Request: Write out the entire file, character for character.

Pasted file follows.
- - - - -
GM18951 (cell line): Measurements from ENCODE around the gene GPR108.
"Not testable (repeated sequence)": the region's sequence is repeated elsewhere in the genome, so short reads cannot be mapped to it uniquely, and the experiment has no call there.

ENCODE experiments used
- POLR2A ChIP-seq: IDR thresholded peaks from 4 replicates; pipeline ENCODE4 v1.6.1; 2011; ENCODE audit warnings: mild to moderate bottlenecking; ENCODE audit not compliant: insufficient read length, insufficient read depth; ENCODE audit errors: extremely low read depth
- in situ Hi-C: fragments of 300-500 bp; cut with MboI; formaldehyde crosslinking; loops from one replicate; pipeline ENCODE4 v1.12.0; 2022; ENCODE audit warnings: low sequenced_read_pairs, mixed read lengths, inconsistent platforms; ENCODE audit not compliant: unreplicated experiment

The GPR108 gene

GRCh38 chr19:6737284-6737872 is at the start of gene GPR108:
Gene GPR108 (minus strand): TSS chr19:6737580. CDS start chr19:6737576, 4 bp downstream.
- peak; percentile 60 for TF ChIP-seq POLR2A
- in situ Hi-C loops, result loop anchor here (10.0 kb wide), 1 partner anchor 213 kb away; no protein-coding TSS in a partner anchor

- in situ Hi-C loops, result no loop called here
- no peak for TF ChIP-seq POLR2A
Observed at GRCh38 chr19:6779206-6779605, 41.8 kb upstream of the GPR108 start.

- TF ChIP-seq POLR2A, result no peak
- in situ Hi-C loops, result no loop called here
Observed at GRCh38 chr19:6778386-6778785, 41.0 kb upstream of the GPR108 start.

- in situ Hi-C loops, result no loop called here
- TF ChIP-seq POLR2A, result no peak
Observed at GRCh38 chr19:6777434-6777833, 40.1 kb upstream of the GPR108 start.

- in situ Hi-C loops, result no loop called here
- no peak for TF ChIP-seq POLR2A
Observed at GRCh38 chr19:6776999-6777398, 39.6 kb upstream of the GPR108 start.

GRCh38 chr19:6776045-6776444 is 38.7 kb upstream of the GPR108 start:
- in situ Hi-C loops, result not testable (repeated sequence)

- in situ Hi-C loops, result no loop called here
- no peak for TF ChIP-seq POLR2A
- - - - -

GM18951 (cell line): Measurements from ENCODE around the gene GPR108.
"Not testable (repeated sequence)": the region's sequence is repeated elsewhere in the genome, so short reads cannot be mapped to it uniquely, and the experiment has no call there.

ENCODE experiments used
- POLR2A ChIP-seq: IDR thresholded peaks from 4 replicates; pipeline ENCODE4 v1.6.1; 2011; ENCODE audit warnings: mild to moderate bottlenecking; ENCODE audit not compliant: insufficient read length, insufficient read depth; ENCODE audit errors: extremely low read depth
- in situ Hi-C: fragments of 300-500 bp; cut with MboI; formaldehyde crosslinking; loops from one replicate; pipeline ENCODE4 v1.12.0; 2022; ENCODE audit warnings: low sequenced_read_pairs, mixed read lengths, inconsistent platforms; ENCODE audit not compliant: unreplicated experiment

The GPR108 gene

GRCh38 chr19:6737284-6737872 is at the start of gene GPR108:
Gene GPR108 (minus strand): TSS chr19:6737580. CDS start chr19:6737576, 4 bp downstream.
- peak; percentile 60 for TF ChIP-seq POLR2A
- in situ Hi-C loops, result loop anchor here (10.0 kb wide), 1 partner anchor 213 kb away; no protein-coding TSS in a partner anchor

- in situ Hi-C loops, result no loop called here
- no peak for TF ChIP-seq POLR2A
Observed at GRCh38 chr19:6779206-6779605, 41.8 kb upstream of the GPR108 start.

- TF ChIP-seq POLR2A, result no peak
- in situ Hi-C loops, result no loop called here
Observed at GRCh38 chr19:6778386-6778785, 41.0 kb upstream of the GPR108 start.

- in situ Hi-C loops, result no loop called here
- TF ChIP-seq POLR2A, result no peak
Observed at GRCh38 chr19:6777434-6777833, 40.1 kb upstream of the GPR108 start.

- in situ Hi-C loops, result no loop called here
- no peak for TF ChIP-seq POLR2A
Observed at GRCh38 chr19:6776999-6777398, 39.6 kb upstream of the GPR108 start.

GRCh38 chr19:6776045-6776444 is 38.7 kb upstream of the GPR108 start:
- in situ Hi-C loops, result not testable (repeated sequence)

- in situ Hi-C loops, result no loop called here
- no peak for TF ChIP-seq POLR2A